While more children's books are being sold, this isn't reflected in the number of children reading for pleasure, which is long term decline. However, research has shown that there are ways to help turn around this decline.
Publisher Farshore's Consumer Insights research, together with sales data from Nielsen BookScan, shows that the pandemic led to an increase in the number of children's books being sold - up from 324m in 2019 to £372m in 2021 (because of lockdown, there are no comparable figure for 2020).
The good news is that more 'light' and 'medium' book buyers (who buy 1-5 children's books each year) bought more books, so getting more books into the hands of children who might not otherwise have had them; nine million more books were sold in 2021 than in 2019.
Reading for pleasure in decline
However, the research also indicates that the long term decline in children's reading for pleasure continues. In 2012, 38% of 0-17s read 'every day or nearly every day' for pleasure; by 2021, just 25% of children read for pleasure. Over the same period, children who said they 'never read' has grown from 13% to 20%, so one in five children aged 0-17 - nearly 3 million children - did not read for pleasure at all in 2021.
Alison David, consumer research expert at Farshore, said, "That only 25% of children read daily or nearly every day is a concern. Reading for pleasure is linked to higher attainment - it's more influential on a child's academic success than their family's background, including where the child was born, their parents' education, their parents' income."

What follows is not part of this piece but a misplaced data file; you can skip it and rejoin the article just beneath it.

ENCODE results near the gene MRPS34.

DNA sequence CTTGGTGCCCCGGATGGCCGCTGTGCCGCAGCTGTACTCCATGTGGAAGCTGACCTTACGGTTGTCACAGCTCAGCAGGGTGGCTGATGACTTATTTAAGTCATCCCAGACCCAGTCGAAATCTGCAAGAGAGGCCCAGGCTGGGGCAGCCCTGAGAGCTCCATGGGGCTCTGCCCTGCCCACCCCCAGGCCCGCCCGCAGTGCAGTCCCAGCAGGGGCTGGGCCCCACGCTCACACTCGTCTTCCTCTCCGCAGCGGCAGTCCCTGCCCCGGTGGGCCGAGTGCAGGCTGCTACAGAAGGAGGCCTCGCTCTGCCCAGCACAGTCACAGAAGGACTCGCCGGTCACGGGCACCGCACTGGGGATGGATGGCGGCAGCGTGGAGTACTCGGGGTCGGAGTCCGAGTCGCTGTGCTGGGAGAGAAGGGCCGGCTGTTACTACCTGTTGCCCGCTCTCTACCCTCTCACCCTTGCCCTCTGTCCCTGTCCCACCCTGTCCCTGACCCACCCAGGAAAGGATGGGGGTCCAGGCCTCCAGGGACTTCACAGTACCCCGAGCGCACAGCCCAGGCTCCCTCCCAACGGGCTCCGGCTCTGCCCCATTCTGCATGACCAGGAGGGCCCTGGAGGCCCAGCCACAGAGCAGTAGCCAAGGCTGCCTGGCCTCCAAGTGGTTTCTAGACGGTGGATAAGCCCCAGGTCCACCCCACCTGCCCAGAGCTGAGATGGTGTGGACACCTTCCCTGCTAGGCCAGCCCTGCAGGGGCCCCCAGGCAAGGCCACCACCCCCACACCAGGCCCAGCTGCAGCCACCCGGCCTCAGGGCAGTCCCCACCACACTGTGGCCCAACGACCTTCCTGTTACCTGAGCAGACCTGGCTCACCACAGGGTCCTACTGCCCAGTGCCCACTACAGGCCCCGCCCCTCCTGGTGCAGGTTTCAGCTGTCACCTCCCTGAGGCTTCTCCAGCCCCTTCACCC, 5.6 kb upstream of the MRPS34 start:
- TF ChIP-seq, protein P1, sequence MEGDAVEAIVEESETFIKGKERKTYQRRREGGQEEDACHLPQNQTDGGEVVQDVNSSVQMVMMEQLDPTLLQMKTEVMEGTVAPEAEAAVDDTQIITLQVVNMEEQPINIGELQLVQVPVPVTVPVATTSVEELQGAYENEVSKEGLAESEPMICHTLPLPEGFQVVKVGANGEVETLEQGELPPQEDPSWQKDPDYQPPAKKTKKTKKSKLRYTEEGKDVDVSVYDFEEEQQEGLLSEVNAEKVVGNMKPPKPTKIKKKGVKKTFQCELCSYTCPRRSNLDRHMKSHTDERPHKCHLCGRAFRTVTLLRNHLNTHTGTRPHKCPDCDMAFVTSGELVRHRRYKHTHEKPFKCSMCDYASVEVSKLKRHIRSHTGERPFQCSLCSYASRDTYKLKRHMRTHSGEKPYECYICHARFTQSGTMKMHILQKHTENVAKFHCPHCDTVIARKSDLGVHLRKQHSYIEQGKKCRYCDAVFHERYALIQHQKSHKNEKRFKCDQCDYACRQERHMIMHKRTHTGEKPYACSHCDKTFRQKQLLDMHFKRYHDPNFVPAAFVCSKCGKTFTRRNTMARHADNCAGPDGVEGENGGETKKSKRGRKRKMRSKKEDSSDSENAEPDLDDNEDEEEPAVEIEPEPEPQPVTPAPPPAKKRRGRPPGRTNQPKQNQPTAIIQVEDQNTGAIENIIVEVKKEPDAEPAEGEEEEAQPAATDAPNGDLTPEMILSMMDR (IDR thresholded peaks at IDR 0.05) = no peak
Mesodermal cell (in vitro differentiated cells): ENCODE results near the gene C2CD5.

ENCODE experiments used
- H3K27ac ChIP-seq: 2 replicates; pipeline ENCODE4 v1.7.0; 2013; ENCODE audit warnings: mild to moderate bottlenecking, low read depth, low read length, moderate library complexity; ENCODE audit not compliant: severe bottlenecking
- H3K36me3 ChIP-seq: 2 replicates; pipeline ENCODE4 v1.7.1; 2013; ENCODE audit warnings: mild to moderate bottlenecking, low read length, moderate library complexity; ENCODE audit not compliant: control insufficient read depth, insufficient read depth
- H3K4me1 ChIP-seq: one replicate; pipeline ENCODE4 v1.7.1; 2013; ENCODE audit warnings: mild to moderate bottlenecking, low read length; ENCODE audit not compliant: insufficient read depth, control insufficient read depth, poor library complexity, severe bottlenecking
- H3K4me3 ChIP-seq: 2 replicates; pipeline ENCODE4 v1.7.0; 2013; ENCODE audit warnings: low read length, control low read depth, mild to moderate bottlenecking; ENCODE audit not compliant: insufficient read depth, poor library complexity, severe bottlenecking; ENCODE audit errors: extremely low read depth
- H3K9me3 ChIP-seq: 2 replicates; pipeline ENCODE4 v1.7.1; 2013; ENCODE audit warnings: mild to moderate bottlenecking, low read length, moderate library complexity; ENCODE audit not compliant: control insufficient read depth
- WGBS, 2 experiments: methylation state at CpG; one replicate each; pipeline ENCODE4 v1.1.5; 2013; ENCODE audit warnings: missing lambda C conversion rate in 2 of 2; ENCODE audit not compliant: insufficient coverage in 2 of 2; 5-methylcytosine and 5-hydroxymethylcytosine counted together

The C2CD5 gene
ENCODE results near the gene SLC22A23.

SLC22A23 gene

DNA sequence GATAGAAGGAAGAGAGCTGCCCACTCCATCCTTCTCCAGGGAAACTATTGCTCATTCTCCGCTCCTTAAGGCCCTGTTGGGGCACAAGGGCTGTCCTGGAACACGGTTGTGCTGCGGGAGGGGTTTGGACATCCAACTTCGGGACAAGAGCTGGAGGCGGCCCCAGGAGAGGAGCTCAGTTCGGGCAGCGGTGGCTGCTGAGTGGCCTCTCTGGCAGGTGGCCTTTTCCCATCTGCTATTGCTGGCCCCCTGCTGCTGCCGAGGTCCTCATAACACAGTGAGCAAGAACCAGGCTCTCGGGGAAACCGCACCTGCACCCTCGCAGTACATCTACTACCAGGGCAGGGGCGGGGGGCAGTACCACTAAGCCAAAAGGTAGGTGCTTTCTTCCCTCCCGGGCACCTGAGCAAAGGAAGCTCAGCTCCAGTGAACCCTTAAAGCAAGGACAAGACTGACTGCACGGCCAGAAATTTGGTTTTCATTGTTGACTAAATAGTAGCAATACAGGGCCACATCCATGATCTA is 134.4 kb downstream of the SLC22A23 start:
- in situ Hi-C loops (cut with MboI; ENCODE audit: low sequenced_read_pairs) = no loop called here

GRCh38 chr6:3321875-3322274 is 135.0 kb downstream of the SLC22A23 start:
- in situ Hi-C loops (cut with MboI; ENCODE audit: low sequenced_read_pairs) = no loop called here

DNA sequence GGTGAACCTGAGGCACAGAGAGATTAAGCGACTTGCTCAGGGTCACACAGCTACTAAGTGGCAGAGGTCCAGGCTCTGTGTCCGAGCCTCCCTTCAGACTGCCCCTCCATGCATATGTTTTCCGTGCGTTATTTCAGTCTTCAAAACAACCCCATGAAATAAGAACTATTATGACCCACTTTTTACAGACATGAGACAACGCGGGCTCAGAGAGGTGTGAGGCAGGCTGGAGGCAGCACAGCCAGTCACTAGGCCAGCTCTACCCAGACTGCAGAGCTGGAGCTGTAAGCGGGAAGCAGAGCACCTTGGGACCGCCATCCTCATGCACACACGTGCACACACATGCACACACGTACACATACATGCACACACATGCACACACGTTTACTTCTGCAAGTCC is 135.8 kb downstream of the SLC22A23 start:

Research has also demonstrated that the impact of reading for pleasure on progress in vocabulary, maths and spelling is four times greater than whether parents have a degree. Further research by the National Literacy Trust correlates reading with mental wellbeing, while Farshore's research with families also found reading to children has a positive impact on family relationships.
Barriers to reading
Farshore's research into children's reading has found three main barriers to children reading for pleasure:
1) Children are not read to often enough
Children are most likely to be read to at the age of three to four, but even then only one half are read to daily. By the age of eight, only one in five children are read to every day. A key reason that parents and carers stop reading to children is because they see reading as a skill; once children can read, they stop reading aloud to them. However, reading to children shows them the pleasure it brings. Without that, they are not aware of the joy that reading can bring.
2) Most children prefer to spend time on screen with digital entertainment
64% of 0-17s would rather watch TV, play video games or go online than read books. Since 2014, the percentage of 5-10 year olds who spend more than two hours a day with a smartphone or tablet has grown from 13% to 36%. In 2021, 14-17 year olds spent six hours a day during weekends and school holidays using a screen; for 5-13s that was four or four and a half hours daily.
3) Many children think of reading as schoolwork and a task, not something they could enjoy.
Focusing on the skill of reading means that children often lose the desire to read for pleasure, particularly if parents don't read to them for enjoyment at home. With parents seeing reading as a skill and the focus on schools on literacy above reading for pleasure, both parents and children see reading as homework; as a skill and a task associated with school.
How can we encourage reading for pleasure?